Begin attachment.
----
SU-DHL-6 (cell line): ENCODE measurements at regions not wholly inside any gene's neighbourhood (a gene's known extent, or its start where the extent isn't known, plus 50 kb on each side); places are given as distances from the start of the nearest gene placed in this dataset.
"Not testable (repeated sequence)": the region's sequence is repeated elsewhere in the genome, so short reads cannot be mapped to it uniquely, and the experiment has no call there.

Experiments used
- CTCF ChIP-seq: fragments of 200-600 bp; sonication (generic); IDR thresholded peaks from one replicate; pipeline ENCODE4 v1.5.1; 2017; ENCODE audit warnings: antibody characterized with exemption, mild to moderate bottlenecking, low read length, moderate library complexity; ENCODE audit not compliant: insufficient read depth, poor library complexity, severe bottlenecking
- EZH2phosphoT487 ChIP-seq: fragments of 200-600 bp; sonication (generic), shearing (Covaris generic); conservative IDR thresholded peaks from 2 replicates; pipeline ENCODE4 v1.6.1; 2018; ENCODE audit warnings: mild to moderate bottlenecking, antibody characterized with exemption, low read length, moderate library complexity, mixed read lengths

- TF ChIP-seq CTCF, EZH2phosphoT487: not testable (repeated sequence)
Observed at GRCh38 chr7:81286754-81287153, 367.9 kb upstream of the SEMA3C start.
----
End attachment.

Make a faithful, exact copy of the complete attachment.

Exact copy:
SU-DHL-6 (cell line): ENCODE measurements at regions not wholly inside any gene's neighbourhood (a gene's known extent, or its start where the extent isn't known, plus 50 kb on each side); places are given as distances from the start of the nearest gene placed in this dataset.
"Not testable (repeated sequence)": the region's sequence is repeated elsewhere in the genome, so short reads cannot be mapped to it uniquely, and the experiment has no call there.

Experiments used
- CTCF ChIP-seq: fragments of 200-600 bp; sonication (generic); IDR thresholded peaks from one replicate; pipeline ENCODE4 v1.5.1; 2017; ENCODE audit warnings: antibody characterized with exemption, mild to moderate bottlenecking, low read length, moderate library complexity; ENCODE audit not compliant: insufficient read depth, poor library complexity, severe bottlenecking
- EZH2phosphoT487 ChIP-seq: fragments of 200-600 bp; sonication (generic), shearing (Covaris generic); conservative IDR thresholded peaks from 2 replicates; pipeline ENCODE4 v1.6.1; 2018; ENCODE audit warnings: mild to moderate bottlenecking, antibody characterized with exemption, low read length, moderate library complexity, mixed read lengths

- TF ChIP-seq CTCF, EZH2phosphoT487: not testable (repeated sequence)
Observed at GRCh38 chr7:81286754-81287153, 367.9 kb upstream of the SEMA3C start.